The Sons Trauma Kit from Phokus Research Group is a trauma kit that is designed to be carried behind your plates in your plate carrier (PC). This is a massive departure from the way that trauma kits are typically carried which has understandably drawn some skepticism. Certainly, the Sons Trauma Kit may not be for everyone but, in my time with it, I think the audience for this kit may be wider than most people think.
The Sons Trauma Kit is a simple and well executed concept. It is a trauma kit that is made to be carried behind the plates in your plate carrier and its entire form factor is built around that end goal. A kit intended to be carried in this manner must be extremely thin to fit the plate pocket with the plate and extremely water resistant to protect against sweat and rain. To accomplish this, Phokus Research Group created a durable medical-grade vinyl case that is shaped like a ballistic plate or soft armor insert.
The kit’s contents vary based on which version is chosen. I received the Deployment Configuration which contains the following:
- QuikClot Combat Gauze x1
- 4″ Z-Fold Gauze Bandage x2
- 14G Needle x1
- Occlusive Dressing x2
- NPA w/ 550 x1
- 3″ Elastic Bandage x1
- 2″ Safety Pins x2
- Nitrile Gloves x1
- Casualty Card x1
All of the above items are packed in such a way that the entire kit is never thicker than about ¾” which is pretty darn amazing. It is also notable that the items are packed in such a way that when the kit is opened, nearly everything in the kit is available without digging. Items are placed in an order the represents the order that they will likely be used.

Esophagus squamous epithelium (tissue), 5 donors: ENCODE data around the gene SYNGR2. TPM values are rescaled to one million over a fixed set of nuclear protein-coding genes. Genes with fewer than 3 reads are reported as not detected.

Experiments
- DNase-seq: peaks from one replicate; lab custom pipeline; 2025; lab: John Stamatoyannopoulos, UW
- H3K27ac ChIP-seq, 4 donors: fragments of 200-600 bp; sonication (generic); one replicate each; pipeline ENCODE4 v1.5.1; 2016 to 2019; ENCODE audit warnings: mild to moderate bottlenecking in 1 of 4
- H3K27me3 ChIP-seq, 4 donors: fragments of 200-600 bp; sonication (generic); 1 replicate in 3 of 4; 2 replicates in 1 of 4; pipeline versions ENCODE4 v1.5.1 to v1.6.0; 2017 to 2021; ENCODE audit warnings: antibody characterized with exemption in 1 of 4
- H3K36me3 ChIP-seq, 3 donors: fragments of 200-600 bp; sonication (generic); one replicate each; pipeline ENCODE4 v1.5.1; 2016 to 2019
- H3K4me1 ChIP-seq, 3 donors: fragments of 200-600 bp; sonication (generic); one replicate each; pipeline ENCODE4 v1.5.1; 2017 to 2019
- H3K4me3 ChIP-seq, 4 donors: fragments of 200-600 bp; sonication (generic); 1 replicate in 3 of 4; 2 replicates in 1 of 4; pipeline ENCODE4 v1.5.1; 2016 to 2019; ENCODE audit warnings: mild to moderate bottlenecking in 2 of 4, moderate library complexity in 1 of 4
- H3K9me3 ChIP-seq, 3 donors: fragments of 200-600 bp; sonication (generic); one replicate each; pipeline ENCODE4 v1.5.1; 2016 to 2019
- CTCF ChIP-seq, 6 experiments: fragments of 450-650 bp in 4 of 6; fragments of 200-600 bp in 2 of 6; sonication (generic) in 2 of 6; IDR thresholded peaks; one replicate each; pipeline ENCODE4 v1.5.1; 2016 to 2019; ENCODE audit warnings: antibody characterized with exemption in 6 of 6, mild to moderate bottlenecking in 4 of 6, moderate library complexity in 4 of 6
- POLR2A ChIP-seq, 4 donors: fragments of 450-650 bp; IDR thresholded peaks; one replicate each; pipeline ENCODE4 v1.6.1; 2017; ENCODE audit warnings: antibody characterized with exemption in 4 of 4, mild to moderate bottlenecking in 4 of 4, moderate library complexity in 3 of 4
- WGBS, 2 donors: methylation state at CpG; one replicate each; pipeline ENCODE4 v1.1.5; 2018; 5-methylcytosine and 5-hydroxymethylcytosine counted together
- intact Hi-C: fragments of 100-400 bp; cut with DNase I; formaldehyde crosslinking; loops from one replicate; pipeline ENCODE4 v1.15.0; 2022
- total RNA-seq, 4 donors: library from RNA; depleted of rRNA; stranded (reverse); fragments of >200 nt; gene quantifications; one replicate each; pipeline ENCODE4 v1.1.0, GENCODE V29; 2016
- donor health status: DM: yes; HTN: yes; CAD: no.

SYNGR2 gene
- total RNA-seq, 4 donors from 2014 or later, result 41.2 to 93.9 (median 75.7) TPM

Observations from Use
Much of the skepticism of this kit is surrounding its placement. People will wonder if it will be accessible enough and how someone else will know where it is located should they need to render aid. Those are all good questions and, while I will try to tackle some of them from my experience with the kit, the simplest and best answer is probably… It depends.
The question of whether it will be easily accessible will rely completely on how your plate carrier’s plate pockets are accessed and whether or not you train to access the kit. I placed the Sons Trauma Kit in a number of plate carriers that I had on hand and the only ones that I consider to be unusable with the kit were those with top loading plate pockets or those with complex closure systems. The plate carriers tested include the Mayflower R&C APC, Velocity Systems Light Weight Plate Carrier, Diamondback Tactical FAPC, Shellback Tactical Banshee, SO Tech Viper, and a few others. It really just doesn’t take long to peel open the hook and loop flap found at the bottom of the plate pocket on most PCs. There is an element of common sense at play here. If your PC makes it difficult to remove the plates while you are wearing it, it will be difficult to access the Sons Trauma Kit as well.
It should be noted that placing a surface mount IFAK comes with its own accessibility issues. The front of a PC is usually dedicated to carrying magazines and is probably the last place that you want to add more bulk. Mounting an IFAK on the side of a PC can reduce accessibility, mobility, and impede the draw stroke. Mounting an IFAK on the rear of the PC is common but it will be difficult or impossible for the wearer to access. When viewed through this context, the Sons Trauma Kit may actually solve accessibility problems rather than create them.